Military personnel in the then Zimbabwe African National Liberation Army (Zanla) were unambiguous in their mobilisation of the people as there was a political commissar responsible for keeping the morale of the fighters high as well as political orientation of the “masses”, deployed at every level.
Zanla combatants were deployed in sections (8-10 fighters), platoons (up to 30 guerillas), companies (about 100 soldiers) and detachments (comprising 3 companies) and there was a political commissar at each of these levels.
Political commissars were men and women who had received basic military training before specialising in political orientation and this method of mobilisation could have been continued in post-colonial Zimbabwe. Another analyst and University of Zimbabwe researcher Sibanengi Ncube said the laws were clear that it was the police force which was supposed to play an active part and not any other security department.
“While the police force can seek assistance from the military in serious situations, I do not think there has been a need to have the military personnel in elections,” said Ncube.
Whereas there have been cases of violence in elections, it has been argued that the state played a very significant part and soldiers have been accused of terrorising people in high density suburbs.
One way of ensuring that the military men and women remained within the barracks was the stalled security sector reforms. However, in the absence of these reforms, there has to be reorganisation of the forces.
An analyst based in South Africa, Sabelo Gatsheni-Ndlovu said the ZDF must remain non-partisan and professional.
“This means that as an organised force it must not favour or support any political party,” said Gatsheni -Ndlovu.  “Election time is a sensitive moment and the military must only be on guard to defend the state and the people during this time without necessarily embroiling themselves in running of elections and prescribing who should run the country.”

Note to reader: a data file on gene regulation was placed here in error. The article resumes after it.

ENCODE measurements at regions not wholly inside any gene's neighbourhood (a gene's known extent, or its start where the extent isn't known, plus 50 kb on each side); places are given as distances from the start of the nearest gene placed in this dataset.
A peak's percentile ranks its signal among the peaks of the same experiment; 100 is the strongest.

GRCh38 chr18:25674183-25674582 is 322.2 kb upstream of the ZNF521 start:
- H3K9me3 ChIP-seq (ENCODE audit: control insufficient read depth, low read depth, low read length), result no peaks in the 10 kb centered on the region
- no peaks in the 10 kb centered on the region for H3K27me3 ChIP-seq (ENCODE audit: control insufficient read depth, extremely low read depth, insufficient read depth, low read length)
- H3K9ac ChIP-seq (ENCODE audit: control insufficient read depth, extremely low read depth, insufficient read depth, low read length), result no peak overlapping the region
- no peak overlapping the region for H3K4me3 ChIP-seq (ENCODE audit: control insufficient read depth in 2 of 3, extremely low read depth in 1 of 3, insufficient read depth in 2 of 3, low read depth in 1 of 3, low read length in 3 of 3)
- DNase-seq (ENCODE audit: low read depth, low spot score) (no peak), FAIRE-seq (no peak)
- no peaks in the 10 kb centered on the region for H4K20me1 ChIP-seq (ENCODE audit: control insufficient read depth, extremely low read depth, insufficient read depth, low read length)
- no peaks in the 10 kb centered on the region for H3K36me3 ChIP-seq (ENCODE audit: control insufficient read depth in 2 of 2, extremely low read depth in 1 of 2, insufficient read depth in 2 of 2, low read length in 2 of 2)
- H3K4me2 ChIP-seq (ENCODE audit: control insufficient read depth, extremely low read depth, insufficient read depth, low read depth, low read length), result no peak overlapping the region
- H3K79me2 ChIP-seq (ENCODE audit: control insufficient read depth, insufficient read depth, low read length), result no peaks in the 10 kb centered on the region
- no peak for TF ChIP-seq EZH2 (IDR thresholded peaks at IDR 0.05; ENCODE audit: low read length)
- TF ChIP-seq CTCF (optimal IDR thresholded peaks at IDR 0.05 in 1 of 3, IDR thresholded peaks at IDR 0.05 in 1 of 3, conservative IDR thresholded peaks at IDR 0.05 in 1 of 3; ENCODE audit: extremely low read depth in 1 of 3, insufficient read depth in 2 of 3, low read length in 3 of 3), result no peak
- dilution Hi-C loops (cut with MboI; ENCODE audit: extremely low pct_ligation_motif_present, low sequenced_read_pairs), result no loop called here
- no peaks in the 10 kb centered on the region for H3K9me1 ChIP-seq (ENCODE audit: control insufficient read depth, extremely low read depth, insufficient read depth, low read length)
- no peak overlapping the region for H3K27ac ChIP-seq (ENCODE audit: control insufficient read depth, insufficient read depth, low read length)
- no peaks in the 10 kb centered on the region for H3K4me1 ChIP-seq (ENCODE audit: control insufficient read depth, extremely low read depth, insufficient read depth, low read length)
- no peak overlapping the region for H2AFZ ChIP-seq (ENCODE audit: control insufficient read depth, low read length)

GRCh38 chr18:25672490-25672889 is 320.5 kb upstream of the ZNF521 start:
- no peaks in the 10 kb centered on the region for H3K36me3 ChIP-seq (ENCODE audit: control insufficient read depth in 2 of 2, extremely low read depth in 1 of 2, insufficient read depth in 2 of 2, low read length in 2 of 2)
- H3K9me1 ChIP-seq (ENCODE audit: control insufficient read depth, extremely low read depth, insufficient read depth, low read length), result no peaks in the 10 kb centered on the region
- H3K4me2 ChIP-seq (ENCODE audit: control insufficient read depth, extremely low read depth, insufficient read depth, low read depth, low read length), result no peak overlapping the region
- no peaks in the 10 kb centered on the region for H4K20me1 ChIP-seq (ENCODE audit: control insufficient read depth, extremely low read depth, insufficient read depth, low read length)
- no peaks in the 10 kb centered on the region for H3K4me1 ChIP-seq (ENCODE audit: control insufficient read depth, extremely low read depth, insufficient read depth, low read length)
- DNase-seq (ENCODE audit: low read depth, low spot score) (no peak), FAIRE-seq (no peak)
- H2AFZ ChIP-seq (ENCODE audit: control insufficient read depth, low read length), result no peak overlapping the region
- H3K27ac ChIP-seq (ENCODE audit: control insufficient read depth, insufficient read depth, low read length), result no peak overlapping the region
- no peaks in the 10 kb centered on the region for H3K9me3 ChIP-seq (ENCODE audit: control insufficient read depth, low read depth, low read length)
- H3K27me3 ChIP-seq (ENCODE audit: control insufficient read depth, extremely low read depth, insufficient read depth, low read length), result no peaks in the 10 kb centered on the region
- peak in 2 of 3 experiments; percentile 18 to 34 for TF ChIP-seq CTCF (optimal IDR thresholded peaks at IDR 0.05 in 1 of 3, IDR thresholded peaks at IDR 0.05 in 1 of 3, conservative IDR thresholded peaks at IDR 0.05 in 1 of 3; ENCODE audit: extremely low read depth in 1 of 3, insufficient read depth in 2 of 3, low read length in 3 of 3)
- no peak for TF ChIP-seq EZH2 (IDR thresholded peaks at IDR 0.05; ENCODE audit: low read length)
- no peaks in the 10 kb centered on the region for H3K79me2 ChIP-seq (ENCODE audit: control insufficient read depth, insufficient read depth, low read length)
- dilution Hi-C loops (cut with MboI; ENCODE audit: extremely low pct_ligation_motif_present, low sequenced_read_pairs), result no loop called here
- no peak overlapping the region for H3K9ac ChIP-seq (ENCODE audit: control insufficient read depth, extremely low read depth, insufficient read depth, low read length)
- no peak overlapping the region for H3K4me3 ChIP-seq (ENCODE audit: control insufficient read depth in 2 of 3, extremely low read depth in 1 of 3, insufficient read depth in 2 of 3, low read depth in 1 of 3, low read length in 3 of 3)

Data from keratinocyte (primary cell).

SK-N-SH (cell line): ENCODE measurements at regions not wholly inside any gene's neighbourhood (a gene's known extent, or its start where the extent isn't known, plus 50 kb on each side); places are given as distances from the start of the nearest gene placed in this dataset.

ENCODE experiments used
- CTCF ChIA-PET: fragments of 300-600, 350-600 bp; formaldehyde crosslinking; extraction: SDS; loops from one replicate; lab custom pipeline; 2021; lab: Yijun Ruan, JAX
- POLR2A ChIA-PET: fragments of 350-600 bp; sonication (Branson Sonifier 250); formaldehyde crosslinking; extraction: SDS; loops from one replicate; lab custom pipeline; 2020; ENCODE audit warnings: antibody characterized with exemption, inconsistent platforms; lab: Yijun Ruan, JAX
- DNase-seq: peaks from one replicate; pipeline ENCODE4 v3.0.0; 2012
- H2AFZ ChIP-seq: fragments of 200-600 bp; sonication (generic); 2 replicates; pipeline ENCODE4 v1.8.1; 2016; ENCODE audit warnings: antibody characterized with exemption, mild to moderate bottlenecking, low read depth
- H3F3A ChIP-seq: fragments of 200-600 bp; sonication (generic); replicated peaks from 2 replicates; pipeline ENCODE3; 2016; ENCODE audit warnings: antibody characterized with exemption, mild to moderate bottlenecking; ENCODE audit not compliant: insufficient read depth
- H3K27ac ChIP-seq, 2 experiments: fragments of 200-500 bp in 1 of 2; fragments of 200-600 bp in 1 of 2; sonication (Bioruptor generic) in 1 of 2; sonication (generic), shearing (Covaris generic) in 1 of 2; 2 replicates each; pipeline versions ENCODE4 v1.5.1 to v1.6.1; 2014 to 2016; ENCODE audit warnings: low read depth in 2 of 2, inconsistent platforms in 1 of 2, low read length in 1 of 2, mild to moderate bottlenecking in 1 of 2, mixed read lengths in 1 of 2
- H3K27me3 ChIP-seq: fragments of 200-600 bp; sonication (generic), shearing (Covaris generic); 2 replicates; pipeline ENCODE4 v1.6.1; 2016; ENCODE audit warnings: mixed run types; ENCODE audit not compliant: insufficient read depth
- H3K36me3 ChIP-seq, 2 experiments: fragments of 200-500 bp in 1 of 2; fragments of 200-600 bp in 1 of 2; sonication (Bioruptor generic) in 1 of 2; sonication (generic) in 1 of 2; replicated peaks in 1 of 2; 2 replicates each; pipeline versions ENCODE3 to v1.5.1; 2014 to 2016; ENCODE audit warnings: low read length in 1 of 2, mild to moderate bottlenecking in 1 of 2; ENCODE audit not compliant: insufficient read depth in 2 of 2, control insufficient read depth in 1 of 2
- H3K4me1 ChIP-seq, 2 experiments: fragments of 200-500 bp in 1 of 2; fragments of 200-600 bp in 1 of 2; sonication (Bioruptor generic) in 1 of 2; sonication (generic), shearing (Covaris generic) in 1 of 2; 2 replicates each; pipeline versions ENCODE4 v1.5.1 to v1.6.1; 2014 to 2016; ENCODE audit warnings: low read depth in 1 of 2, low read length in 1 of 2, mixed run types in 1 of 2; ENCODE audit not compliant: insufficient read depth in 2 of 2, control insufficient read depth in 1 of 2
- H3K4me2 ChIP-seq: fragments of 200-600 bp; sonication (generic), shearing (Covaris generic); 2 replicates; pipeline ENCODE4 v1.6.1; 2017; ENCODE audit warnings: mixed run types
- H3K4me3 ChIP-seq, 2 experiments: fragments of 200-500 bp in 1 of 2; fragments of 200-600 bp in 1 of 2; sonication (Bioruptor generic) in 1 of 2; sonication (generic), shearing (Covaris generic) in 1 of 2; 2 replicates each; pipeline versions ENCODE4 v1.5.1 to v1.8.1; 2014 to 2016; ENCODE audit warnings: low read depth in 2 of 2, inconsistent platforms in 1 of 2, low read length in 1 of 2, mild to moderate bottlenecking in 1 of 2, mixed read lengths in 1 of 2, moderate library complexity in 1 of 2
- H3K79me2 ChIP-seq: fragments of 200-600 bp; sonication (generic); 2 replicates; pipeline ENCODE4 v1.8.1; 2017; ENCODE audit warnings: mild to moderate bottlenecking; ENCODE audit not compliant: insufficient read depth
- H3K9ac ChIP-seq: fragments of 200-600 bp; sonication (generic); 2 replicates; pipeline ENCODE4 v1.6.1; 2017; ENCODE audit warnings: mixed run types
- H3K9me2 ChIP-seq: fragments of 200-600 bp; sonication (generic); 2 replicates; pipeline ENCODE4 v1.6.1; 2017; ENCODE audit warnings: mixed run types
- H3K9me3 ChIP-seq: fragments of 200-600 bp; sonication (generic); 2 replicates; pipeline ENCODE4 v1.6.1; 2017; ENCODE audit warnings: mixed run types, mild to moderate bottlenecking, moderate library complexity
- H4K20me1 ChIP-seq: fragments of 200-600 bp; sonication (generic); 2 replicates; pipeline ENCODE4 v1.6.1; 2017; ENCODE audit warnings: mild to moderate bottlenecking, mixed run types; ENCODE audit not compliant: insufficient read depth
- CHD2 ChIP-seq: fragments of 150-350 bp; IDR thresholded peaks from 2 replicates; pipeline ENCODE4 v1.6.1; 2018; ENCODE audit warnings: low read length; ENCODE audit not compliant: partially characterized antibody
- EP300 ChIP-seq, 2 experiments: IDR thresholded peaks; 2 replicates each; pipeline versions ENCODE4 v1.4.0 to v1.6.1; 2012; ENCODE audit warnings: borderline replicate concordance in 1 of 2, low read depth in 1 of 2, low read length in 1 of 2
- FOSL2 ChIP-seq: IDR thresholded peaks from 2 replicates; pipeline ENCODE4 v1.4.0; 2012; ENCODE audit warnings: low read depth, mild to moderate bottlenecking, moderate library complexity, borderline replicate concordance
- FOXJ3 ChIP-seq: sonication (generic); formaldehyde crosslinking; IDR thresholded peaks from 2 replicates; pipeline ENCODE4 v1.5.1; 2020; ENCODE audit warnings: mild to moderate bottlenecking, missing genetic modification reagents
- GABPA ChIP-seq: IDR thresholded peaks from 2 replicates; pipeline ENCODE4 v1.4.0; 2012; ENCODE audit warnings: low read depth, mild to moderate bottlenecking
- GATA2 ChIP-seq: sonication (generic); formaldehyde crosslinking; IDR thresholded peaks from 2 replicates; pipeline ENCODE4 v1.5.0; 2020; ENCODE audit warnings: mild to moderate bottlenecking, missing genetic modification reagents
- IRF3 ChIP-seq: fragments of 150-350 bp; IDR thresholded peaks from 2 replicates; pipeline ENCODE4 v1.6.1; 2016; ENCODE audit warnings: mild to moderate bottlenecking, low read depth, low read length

Gatsheni–Ndlovu said the main problem was that the top brass of our military remained in the hands of ex-guerrillas “who throughout the liberation struggle were organised as armed mini-politicians who organised pungwes (night vigils) and mobilised people on behalf of Zapu and Zanu.”
He added that the mere fact that post-colonial Zimbabwe saw a brigade deployed to quell dissident activities ending up killing civilians was a sign that the military played a very significant role.
“Those forces were eventually absorbed into our military sector, giving it a very bad taste,” said Gatsheni-Ndlovu. “The other reason is that since 2000, Zimbabwe found itself in an interregnum, where there was no real legitimate government.”
“During this interval the securocrats moved in to occupy a problematic position in our body politic through the secretive but vicious Joint Operations Command (JOC),” he said adding that: “They became the monsters who rule a country at a time when the old are taking time to die and the new are taking time to be born. “
An attempt to dismantle JOC through the creation of a National Security Council has largely has failed as it continues to play a  central role in the country’s, political, security,  and economic affairs.

 

Leonard Makombe